Finding Your Community on Campus

todayFebruary 7, 2017 8

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By Alexanrda Cochran
Blog Content Contributor

When you get to college, most people will tell you that you need to join clubs on campus to get a real college experience. For you that means Greek life, to others it could mean a church or fashion group. You’ve probably thought about it but didn’t know where to begin.

I’ve been able to learn so much within one semester because I simply searched on Texas State University’s website for a list of clubs and organizations I could be a part of. Not only will it look great on my resumé, it also gives me a chance to meet new people (hey introverts!) and express myself through several ways: being able to communicate, bringing new ideas and being a part of something.

Feminist United is an on-campus club that meets once a week to discover much more than you knew when you arrived from personal stories and an array of new topics. FemU covers matters such as gender equality, body acceptance, gender identity, proper pronoun usage, appropriation vs. appreciation, animal rights and much more. These are all things related to our lives in certain ways. The more informed you become, the more you’re able to contribute to society in helpful ways. 

A list of guidelines and rules to stick to throughout the day. Photo by Alexandra Cochran.

Additionally, FemU led me into a mind-blowing event named Equality University. This once-a-year conference is free of cost to Texas State students. It is an all day event that provides panels and meetings with guest speakers, a chance to engage with other attendees and explore how all identities affect individual relationships and social dynamics in the world, and also aids to a better understanding of the many identities that make us who we are.  I truly felt fortunate to be able to attend anything like this because there were many who don’t know where to begin with sensitive subject matters, especially when you’re trying to avoid offending anyone. EqualityU offered a safe environment to discuss topics like race, sexual orientation, gender, disability, social class, gentrification and religion without feeling guilty or discouraged. Throughout the event, there were counselors in private rooms available for all your needs throughout the day. A special keynote speaker by the name of Tanzila “Taz” Ahmed stuck out to me specifically. A Los Angeles resident, Ahmed is an activist and founder of South Asian American Voting Youth (SAAVY), that organizes South Asian American youth to have a political voice and get involved in the electoral process. She also shared how important it is to do your own work and to educate yourself in trying times. We spent time recognizing the beliefs of other religions and acknowledge the many differences between cultures. Ahmed also co-hosts a podcast called #GoodMuslimBadMuslim. So basically, she’s a total girl boss and she sincerely inspires me.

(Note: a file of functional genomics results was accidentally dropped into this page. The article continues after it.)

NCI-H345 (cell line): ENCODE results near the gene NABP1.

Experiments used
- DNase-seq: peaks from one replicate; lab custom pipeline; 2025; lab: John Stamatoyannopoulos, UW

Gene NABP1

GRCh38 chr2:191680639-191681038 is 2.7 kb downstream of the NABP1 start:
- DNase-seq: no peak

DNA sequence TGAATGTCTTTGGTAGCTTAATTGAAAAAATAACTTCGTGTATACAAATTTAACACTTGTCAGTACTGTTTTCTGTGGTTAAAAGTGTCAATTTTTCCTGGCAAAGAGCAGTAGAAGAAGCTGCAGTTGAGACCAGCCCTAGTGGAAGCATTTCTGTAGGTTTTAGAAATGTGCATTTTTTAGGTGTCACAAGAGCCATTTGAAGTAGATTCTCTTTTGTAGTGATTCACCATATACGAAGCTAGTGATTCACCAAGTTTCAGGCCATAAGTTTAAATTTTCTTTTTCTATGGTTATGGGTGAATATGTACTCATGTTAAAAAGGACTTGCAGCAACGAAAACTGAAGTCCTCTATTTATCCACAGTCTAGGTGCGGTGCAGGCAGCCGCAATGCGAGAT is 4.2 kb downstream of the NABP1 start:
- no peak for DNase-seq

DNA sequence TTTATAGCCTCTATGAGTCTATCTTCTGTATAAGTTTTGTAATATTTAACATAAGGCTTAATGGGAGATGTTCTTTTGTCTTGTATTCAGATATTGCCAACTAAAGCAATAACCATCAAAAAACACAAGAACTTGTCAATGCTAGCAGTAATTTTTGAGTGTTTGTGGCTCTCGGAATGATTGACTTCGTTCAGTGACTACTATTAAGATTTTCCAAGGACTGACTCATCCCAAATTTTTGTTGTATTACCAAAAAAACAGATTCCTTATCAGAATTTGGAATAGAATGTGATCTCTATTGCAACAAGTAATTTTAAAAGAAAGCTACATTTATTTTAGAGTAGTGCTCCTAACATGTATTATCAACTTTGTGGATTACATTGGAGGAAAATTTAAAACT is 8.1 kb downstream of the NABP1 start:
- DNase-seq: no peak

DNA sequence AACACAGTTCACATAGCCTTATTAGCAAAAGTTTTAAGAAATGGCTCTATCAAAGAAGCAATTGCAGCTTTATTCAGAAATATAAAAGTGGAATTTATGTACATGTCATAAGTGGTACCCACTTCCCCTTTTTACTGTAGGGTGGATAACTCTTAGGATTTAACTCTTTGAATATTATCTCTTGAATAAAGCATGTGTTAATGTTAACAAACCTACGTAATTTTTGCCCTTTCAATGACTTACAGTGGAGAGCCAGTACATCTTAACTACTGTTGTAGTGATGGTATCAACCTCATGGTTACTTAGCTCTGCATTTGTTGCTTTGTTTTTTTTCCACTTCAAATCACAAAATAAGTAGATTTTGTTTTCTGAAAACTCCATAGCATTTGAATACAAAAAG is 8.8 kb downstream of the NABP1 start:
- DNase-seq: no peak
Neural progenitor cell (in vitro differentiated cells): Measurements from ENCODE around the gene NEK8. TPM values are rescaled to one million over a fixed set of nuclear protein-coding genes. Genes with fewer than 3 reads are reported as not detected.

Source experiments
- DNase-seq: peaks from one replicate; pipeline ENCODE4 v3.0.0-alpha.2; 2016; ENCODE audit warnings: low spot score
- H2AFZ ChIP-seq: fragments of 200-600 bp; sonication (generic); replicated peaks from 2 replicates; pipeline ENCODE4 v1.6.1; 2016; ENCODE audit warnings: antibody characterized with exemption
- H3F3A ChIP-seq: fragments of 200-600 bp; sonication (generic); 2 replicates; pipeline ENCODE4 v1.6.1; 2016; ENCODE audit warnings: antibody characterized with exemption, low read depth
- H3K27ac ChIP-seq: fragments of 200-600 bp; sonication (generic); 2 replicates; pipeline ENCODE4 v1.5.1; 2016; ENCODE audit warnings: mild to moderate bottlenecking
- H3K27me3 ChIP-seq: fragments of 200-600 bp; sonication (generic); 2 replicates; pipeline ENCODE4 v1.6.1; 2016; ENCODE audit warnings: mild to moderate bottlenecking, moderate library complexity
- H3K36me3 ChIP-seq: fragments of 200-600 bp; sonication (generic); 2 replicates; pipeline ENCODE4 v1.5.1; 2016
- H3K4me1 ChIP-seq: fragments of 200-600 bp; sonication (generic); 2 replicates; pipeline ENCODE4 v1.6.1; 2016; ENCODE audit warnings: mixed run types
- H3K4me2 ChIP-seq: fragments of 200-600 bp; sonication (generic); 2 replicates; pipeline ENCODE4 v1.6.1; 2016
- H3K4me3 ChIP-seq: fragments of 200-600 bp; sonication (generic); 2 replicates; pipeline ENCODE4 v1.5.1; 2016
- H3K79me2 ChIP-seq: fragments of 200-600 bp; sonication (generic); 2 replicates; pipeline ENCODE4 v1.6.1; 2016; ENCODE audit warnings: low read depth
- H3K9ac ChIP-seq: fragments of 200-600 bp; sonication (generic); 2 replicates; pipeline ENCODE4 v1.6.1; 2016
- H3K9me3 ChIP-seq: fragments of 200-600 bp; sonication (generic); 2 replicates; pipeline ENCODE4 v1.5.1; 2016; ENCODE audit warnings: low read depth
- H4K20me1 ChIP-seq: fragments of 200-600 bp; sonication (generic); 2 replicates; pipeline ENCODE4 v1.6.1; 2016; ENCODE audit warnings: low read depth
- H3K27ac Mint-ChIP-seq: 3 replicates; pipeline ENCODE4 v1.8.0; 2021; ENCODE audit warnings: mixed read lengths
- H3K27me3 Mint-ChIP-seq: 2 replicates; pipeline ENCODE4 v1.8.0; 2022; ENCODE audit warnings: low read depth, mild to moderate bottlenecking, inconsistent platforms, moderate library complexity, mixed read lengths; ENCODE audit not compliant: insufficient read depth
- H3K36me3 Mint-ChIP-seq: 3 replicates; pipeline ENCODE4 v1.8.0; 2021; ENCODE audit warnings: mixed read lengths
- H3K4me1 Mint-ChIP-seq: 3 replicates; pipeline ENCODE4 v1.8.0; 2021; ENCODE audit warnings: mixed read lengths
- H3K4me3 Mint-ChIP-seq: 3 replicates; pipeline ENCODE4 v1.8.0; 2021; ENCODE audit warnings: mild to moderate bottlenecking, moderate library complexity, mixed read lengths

All attendees received a recognition of completion from Equality University that I will cherish forever! Photo by Alexandra Cochran.

All in all, I genuinely feel that I have much more successful conversations with peers because of the experience and knowledge I gained from this convention–not only for the sake of learning and the emotional connections I made but for my own personal growth and understanding. I highly recommend experiencing one day out of the year at Equality University, finding a club you can grow from, and ultimately discover new organizations to be a part of.

Featured image by Alexandra Cochran.

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